Amongst the myriad things that happen as age takes its toll is the increasing awareness that memory is a fleeting and fickle thing.
Once I could carry three, four or many more ideas in my head at any one time and pull facts from the back of my subconscious rather like a conjuror with an entire warren of rabbits in a large top hat. These days I am much more likely to stop in the middle of a sentence and demand of my audience if they can remember wotsit or whojamacallit or what’shisname.
Worse still, my audience then mirrors my confusion and muddleheadedness with ridiculous suggestions that simply exasperate me. Finally – sometimes several days later – I will break my train of conversation and blithely tell my audience that I have remembered who or what it was I had been trying to recall.
This is sadly all too often accompanied by blank looks on their faces. That is when I realise that I have committed yet another of age’s foolish crimes. I have transferred conversations from one group to another. This particular group do not give a damn about what the others and I had been relishing.
So, next time you see an apparently charming person being stared at with looks of pity or confusion it is probably that they too have been involved in a similar conversational transfer.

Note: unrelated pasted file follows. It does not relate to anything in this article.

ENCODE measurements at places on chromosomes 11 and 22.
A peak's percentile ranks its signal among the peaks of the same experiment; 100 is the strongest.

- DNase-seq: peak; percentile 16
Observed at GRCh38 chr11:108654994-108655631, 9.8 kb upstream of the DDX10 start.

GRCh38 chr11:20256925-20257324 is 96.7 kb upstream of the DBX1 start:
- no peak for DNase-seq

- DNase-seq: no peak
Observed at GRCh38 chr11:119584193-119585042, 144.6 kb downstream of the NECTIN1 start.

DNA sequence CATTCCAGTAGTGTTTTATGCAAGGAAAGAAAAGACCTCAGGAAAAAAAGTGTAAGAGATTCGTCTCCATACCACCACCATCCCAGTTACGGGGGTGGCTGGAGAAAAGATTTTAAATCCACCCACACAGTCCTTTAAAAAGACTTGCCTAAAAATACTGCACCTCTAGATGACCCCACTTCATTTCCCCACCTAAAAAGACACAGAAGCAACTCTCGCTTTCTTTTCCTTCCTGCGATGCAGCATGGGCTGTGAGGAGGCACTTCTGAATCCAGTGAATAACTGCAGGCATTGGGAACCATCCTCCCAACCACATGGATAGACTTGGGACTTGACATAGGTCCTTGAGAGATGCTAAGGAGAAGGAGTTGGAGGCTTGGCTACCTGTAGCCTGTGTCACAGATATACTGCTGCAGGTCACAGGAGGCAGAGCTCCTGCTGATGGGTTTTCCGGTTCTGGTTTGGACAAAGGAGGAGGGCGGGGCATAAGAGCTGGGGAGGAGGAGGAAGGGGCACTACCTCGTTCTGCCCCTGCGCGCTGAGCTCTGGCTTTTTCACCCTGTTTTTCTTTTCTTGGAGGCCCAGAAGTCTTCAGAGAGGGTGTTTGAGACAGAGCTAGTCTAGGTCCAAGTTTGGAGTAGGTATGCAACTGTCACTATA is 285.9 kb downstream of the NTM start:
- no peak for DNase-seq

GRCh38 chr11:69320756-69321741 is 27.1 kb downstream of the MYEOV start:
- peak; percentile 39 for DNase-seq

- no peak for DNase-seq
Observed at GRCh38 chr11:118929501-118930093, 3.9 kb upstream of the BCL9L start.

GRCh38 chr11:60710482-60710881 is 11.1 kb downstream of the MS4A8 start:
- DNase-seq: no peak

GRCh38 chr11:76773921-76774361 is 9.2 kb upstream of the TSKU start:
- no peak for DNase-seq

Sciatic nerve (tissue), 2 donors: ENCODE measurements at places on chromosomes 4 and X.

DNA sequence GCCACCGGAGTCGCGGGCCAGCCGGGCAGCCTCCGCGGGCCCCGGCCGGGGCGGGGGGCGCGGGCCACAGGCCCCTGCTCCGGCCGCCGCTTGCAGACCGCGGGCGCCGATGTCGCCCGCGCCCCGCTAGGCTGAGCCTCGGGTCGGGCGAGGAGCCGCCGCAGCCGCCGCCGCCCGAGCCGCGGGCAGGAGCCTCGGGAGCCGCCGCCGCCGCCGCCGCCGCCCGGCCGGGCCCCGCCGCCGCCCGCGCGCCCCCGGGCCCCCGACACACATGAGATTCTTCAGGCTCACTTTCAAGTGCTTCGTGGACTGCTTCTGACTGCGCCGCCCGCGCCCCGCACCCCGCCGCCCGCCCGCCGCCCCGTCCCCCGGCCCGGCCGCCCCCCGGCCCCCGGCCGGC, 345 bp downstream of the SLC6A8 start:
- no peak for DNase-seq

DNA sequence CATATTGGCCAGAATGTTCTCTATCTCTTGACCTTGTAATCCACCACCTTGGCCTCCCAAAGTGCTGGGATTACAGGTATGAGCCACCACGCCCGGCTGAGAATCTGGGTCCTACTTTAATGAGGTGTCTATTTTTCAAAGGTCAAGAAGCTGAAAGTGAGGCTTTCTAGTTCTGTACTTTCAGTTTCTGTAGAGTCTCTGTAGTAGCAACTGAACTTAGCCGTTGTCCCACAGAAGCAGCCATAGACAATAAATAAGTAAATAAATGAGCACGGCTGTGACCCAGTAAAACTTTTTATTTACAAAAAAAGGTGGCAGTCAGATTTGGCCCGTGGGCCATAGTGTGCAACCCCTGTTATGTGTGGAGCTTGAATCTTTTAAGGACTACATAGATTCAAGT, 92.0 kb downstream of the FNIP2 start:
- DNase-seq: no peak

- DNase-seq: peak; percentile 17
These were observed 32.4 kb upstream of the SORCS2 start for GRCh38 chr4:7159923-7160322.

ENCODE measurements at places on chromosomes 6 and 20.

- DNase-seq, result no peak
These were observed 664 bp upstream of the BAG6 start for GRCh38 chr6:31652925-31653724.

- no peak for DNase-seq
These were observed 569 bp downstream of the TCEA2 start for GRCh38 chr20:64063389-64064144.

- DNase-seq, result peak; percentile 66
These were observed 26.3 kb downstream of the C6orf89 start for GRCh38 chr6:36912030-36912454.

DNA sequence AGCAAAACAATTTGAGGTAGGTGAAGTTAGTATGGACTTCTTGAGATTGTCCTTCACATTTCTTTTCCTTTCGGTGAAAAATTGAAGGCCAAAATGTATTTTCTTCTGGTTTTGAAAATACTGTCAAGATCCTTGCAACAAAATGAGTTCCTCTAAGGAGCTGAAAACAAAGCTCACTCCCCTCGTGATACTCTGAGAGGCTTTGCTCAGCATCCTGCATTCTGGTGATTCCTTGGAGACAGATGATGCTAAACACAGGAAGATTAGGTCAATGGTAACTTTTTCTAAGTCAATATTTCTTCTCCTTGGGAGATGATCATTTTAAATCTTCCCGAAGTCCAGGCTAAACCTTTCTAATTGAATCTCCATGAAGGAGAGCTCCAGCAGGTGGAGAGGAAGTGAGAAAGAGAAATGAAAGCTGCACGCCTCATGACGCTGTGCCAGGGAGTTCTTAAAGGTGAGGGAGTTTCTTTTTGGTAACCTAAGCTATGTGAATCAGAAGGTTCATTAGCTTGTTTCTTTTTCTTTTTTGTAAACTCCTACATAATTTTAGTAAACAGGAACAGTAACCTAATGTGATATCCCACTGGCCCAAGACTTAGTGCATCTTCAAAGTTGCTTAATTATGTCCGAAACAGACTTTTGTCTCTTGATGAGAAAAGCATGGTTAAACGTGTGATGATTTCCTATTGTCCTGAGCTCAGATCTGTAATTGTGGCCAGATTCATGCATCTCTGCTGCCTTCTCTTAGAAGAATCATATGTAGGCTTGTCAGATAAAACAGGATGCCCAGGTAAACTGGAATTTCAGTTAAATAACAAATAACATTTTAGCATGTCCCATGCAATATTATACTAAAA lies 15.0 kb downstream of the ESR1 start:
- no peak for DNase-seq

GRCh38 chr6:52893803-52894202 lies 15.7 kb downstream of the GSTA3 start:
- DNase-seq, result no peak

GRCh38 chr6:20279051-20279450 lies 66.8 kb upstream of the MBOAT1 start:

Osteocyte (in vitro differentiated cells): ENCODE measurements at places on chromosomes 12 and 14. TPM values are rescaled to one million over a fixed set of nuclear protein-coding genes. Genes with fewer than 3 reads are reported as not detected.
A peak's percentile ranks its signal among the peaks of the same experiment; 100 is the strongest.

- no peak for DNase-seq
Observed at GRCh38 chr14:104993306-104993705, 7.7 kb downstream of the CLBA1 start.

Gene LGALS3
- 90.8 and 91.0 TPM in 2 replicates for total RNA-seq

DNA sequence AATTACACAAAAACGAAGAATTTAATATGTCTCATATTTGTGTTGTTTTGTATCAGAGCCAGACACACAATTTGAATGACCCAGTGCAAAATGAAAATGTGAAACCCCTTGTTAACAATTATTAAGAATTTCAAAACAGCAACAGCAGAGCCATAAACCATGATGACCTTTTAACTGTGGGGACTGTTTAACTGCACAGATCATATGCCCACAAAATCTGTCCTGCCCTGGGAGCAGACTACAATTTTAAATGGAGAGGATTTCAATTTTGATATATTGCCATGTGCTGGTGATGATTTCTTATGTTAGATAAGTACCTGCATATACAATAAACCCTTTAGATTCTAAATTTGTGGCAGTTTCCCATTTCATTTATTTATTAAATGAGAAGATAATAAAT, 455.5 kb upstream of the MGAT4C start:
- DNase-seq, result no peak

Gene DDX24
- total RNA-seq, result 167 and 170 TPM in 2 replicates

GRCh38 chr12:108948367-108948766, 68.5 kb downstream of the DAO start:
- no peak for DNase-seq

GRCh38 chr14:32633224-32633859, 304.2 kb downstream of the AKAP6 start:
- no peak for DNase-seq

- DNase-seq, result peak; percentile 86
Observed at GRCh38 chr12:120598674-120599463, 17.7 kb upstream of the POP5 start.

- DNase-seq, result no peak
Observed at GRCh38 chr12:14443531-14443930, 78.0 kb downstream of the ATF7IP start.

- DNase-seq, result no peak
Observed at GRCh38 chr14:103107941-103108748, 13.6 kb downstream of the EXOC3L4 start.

In my case this is compounded by an increasing desire to do silly things, just for the hell of it. This is when “Dishonest Abe” makes his appearance. The original D.A. is a character from a book by Alfred Bester – I would tell you the title of it, but sadly the first problem of memory lapse has struck me once again. Should I remember by the end of this piece then I will let you out of your misery. The book is quite superb so do your Googling and discover a classic fifties author.
As Dishonest Abe I will happily encourage someone to believe some quite wild nugget of information. In fact the wilder and more unlikely the piece the more compelling it becomes to assure my listener that it is strange but true.
The phrase “A little known fact” is often included and is a sure warning that yet another untruth is about to spill from my lips. There is nothing to gain from all this, so why on earth do I do it?
Any suggestions from you would be gratefully received, certainly by Da Boss, as she is heartily sick and tired of trying to excuse my antics to friends and acquaintances. I have no problem either, if your explanations are as farfetched and wild as any I can come up with. In fact that would be an added twist to the history of Dishonest Abe, so please do wrack your brains for any convincing explanations.
And finally I will admit to you that I did in fact know the name of the book by Alfred Bester – it’s The Demolished Man. That was yet another example of Dishonest Abe suddenly making a cameo appearance.
As an aside, I have taken to carrying a notebook with me when I am out. I also keep one by the side of the bed, so that when an idea strikes me I just jot it down for future use. The only problem is that I can never find the blasted notebook when it is time to refer to it. Probably Abe has stolen the damned thing!